07/04/2022, 09.01
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Tbilisi dithers between NATO and Russia

by Vladimir Rozanskij

Prime Minister Garibašvili says Georgia is loyal to the values of the Atlantic Alliance and Europe. Members of his party, however, attack the West. Expert: Georgian Dream trying to juggle pro-Russian and pro-European sentiments in Georgian society to stay in power.



Moscow (AsiaNews) - At the recent NATO summit in Madrid, Georgian Prime Minister Iraklij Garibašvili assured Western leaders that Tbilisi is loyal to the values of the Atlantic Alliance and Europe. At home, however, members and supporters of his Georgian Dream party are hurling accusations at the West, guilty of wanting to involve Georgia in the war with Russia at all costs. The chargs were so grave that they provoked a reaction from the US ambassador in Tbilisi, Kelly Degnan, who officially denied Washington's pressure on Georgian politicians, reminding them of their country's real friend and enemy.

Garibašvili's press office released an endless series of photographs of the premier with US President Joe Biden, French President Emmanuel Macron, British Prime Minister Boris Johnson and other leaders of Western countries, as well as senior NATO and EU officials. The Georgian Prime Minister then posted a photograph on his Twitter channel together with NATO Secretary Jens Stoltenberg, writing that 'Georgia is one of the most reliable and effective partners of the Alliance, and intends to cooperate in the defence of peace, stability and the development of common values in our region and beyond'.

Such statements also accompany the handshake exhibited with Charles Michel, head of the Council of the European Union, assuring him that Georgia is ready to meet the demands that the Europeans made on 17 June for the granting of EU candidate status.

Garibašvili's such ostentatious readiness has caused dismay at home, after days of the premier's violent verbal clashes with the opposition precisely on European issues. Many recall his recent statements against the West 'which has failed to honour the blood shed by Georgians in the wars against Russia'. Garibašvili had harsh words for the EU itself, which rejected Georgia, while coming to Ukraine and Moldova. He also complained that 'only when Georgia has restored its territorial integrity with Abkhazia and South Ossetia, then it can join NATO'.

Some MPs who are particularly critical of the West have formally left the Georgian Dream, but remain supporters of the government, what is described by the opposition as a 'typical Ivanišvili trick', recalling the past manoeuvres of the party founder and former prime minister, who used to move MPs from one group to another according to convenience. Ivanišvili himself recently used this expression, celebrating his victory 10 years ago against President Saakašvili: 'I had to use a little trick, but not everyone understood it', alluding precisely to rather daring parliamentary games.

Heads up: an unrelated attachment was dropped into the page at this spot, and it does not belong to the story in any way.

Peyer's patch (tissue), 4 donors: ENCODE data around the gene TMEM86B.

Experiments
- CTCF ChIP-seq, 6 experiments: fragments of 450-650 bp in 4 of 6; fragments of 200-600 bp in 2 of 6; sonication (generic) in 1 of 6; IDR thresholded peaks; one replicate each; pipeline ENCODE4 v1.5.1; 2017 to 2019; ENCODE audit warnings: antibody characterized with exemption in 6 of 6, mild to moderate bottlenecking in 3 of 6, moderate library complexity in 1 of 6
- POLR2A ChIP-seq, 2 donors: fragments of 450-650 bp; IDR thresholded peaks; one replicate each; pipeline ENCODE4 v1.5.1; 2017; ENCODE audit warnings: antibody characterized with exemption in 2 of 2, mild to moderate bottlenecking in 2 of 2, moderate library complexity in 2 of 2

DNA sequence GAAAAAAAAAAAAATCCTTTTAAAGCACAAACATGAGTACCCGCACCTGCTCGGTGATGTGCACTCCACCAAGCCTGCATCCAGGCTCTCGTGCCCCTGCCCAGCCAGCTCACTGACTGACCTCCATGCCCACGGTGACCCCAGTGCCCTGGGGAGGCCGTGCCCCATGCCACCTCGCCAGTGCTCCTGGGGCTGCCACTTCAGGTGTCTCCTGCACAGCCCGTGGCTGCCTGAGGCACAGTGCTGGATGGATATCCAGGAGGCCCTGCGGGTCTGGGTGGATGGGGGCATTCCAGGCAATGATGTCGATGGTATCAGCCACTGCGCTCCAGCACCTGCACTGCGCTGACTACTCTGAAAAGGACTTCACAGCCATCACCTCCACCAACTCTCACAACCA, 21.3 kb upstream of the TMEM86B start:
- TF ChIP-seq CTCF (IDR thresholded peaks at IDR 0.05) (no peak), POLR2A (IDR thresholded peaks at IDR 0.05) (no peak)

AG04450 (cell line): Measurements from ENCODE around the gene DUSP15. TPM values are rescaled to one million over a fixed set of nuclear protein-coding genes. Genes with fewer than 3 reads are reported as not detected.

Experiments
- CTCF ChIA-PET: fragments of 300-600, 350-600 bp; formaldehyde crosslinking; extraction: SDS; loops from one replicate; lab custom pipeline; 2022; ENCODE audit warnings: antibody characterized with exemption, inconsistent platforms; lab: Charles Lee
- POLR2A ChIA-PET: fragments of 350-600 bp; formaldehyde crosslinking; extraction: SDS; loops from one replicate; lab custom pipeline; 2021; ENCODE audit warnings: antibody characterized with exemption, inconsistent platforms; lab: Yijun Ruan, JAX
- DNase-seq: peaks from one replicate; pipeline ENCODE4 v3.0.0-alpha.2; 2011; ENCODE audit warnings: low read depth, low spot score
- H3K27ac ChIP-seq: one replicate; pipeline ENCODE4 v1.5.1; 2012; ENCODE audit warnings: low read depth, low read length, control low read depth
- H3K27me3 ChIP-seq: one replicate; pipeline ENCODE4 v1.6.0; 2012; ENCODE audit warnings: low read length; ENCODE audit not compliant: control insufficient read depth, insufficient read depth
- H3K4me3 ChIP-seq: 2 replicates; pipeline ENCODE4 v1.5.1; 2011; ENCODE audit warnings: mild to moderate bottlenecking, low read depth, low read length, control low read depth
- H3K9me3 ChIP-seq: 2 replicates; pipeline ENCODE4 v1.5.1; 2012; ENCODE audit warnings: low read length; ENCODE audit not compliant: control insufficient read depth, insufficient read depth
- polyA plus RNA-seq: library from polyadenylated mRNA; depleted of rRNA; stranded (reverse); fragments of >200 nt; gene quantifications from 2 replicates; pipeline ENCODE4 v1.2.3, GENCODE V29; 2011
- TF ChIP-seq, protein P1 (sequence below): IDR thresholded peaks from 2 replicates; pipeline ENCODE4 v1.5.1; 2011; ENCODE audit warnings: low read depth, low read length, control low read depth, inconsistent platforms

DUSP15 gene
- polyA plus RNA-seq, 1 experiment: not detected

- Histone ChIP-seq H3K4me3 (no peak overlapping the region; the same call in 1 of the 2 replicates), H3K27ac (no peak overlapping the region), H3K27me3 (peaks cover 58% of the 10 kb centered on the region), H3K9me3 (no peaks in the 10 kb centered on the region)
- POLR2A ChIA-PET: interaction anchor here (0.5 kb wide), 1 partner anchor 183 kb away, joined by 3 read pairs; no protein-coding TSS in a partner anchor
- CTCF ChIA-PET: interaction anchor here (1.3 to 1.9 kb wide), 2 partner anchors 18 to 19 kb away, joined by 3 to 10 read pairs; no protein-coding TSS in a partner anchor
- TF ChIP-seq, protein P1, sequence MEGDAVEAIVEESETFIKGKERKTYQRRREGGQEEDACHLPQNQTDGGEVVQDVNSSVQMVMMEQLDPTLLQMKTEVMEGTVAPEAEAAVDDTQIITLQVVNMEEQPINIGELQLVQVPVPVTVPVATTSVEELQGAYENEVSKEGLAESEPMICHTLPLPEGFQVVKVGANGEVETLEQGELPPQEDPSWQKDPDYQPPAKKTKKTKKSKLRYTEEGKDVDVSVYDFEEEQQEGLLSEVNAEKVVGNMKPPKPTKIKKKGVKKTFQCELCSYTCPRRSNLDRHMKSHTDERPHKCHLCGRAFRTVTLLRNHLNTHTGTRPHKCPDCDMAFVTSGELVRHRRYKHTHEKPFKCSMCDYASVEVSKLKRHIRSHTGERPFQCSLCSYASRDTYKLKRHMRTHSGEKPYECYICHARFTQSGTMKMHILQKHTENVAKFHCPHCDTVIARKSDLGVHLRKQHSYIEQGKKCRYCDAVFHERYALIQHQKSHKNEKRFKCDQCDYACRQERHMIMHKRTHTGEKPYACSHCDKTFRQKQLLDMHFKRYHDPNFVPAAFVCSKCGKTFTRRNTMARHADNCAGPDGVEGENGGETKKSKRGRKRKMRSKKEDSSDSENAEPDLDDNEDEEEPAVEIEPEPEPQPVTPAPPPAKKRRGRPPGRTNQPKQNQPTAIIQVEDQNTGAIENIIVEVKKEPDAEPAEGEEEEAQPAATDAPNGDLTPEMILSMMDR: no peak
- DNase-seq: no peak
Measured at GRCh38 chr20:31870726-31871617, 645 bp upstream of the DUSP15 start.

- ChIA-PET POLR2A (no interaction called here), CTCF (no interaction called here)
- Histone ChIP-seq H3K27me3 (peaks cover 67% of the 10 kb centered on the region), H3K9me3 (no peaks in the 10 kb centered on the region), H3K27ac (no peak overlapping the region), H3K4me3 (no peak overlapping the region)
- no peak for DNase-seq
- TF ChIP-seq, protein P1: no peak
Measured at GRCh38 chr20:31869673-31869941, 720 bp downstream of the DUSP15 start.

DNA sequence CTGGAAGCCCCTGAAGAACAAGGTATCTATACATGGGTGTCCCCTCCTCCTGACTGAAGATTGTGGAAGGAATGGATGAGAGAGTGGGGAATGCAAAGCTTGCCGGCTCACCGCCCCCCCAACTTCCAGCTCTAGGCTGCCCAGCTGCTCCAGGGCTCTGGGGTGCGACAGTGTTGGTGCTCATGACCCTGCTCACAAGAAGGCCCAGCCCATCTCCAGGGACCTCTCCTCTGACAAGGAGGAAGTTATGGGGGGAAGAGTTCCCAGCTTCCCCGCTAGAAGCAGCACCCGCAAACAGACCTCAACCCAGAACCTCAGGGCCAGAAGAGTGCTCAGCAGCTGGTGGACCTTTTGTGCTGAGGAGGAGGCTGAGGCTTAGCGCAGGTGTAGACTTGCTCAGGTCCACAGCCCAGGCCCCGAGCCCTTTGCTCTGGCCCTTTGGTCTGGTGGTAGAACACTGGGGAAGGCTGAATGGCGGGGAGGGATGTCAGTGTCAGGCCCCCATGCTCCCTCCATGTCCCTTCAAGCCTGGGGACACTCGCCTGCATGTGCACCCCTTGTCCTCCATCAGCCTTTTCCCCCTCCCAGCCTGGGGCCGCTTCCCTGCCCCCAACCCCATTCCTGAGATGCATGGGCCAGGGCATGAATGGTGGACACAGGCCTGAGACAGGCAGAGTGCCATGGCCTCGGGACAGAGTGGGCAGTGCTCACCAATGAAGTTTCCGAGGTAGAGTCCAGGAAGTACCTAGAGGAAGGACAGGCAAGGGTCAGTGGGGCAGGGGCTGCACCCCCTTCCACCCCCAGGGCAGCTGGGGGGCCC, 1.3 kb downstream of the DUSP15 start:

As constitutionalist Vakhušti Menabde put it, the change in the PM's rhetoric and the Georgian Dream's palace manoeuvres have the sole purpose of preserving power for the current majority: 'They try to juggle with the pro-Russian and pro-European sentiments of our society, trying to catch two chickens with one fox, but they will end up not catching any... they are only interested in power, whatever the cost, allying with the Europeans or the Russians.

To counter the ambiguous strategies of the Georgian Dream, the oppositions took to the streets in front of the parliament in Tbilisi with a rally rally under the slogan 'At home, in Europe', which started on the morning of 3 July and continued all night until the next morning, on the day the US celebrated its independence.

Throughout the country, not only in the capital, supporters of a change of government to appoint a 'technical' one, adapted to European requirements, received strong pressure from the local authorities to prevent the demonstrations. The diatribes have led to clashes, even violent ones, at the expense of several journalists, including the owner of the opposition TV station Pirveli, Vato Tsereteli, who was assaulted by three deputies on the territory of the US embassy in Tbilisi, during the reception organised to mark Independence Day.

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